Reply by NathanAllen

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Posted on Staining Maple

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376 posts in 3378 days

#1 posted 10-07-2010 06:41 PM

Two parts to this post.

First; Preventing this in the future.
The technique I use for getting dark stains in Maple is based on instructions graciously posted by M. Spagnuolo on his site ( and the technicial musings at woodweb. It isn’t perfect, but I’m getting closer to a piano finish given time.

1. Moisten maple with damp cloth, you’re only looking to raise the grain not force enough water in to warp the wood
2. Sand to 120, 180, 220, with perferred method, you’re looking to prep an even and smooth surface, knocking down all the raised grain
3. Coat with dewaxed 1lb (Zinsser Sanding Sealer cut 50% with Denatured Alcohol) thinly
4. Mix Analine (TransTint like 8iowa suggests above) dye with water, apply by rag with a light hand. You have some protection from oversaturation from the shellac sanding sealer, but even with dye you can cause slight blotching with maple/birch ply. You won’t get the color you want in the first coat, for darker applications it is more like five to ten.
5. Once dry at the right hue you’ll want to apply a tinted dewaxed shellac (2lb) using a slightly more warm shade than used in the water based dye. Analine dyes are remarkably flat, the shellac overcoat is intended to warm the color. Again a light hand since the dyes will react with the alcohol, not enough force to move them around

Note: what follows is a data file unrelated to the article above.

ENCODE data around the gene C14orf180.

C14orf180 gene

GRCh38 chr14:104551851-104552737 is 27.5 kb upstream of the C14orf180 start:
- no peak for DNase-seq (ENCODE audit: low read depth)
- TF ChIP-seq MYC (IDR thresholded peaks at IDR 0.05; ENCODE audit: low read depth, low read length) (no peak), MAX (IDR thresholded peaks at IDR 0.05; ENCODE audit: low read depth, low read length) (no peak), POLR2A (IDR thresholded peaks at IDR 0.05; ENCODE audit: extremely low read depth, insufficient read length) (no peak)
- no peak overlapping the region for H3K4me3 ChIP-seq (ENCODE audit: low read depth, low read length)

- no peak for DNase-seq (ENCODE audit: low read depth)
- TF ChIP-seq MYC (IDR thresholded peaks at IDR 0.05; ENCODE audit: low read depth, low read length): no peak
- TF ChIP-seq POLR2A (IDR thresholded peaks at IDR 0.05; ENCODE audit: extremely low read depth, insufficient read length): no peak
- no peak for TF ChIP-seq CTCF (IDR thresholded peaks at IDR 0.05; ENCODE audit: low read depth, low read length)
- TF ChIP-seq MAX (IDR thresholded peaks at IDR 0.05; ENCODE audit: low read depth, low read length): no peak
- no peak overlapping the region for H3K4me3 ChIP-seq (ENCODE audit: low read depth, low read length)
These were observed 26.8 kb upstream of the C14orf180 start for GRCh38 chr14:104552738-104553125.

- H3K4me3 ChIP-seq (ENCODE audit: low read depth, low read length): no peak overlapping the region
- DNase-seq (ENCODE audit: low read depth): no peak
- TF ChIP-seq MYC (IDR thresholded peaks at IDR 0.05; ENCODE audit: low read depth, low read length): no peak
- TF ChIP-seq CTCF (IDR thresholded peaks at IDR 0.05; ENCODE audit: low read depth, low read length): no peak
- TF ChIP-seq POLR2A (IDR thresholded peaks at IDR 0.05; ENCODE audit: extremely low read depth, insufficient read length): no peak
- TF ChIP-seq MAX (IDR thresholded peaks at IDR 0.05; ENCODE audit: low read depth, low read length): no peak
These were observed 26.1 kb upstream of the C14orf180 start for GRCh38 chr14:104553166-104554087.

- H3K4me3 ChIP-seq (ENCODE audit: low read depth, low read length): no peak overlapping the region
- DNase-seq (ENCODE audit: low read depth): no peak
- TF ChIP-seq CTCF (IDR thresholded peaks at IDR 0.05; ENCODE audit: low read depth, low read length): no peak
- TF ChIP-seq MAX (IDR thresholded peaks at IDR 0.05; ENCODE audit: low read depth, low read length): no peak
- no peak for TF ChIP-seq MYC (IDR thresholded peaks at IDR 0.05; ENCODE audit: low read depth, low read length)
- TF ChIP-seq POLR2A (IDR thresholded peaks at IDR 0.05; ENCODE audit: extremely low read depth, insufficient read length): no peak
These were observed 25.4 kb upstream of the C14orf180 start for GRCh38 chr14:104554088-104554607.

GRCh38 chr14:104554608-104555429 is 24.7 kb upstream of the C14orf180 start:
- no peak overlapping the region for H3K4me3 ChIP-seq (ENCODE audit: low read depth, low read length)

6. Top coat with your preferred finish. Oil and Urethene will provide a very durable finish, poly will also work if you want a bulletproof finish.

Second, dealing with the situation of a blotchy entertainment center sitting in your shop

If you have time you can strip the surface using a dichloromethane based stain/varnish stripper. Please note, it is very caustic, will cause a first degree chemical burn if applied to skin. Wear gloves, wear goggles, work with plenty of fresh air. For the solid wood parts an alternative is to sand, but on ply parts you’ll have to be careful. Once you’ve removed the stain you can go ahead with a coloring/finishing routine

If you’re “out of time” on the project then you’ll have to use a tinted shellac/glaze method that will obscure the grain. You’re looking to create a smooth finish by applying full strength tinted shellac and glaze coat. Stick with dewaxed to avoid topcoat problems, and apply enough coats to hide the blotchiness.

Best of luck

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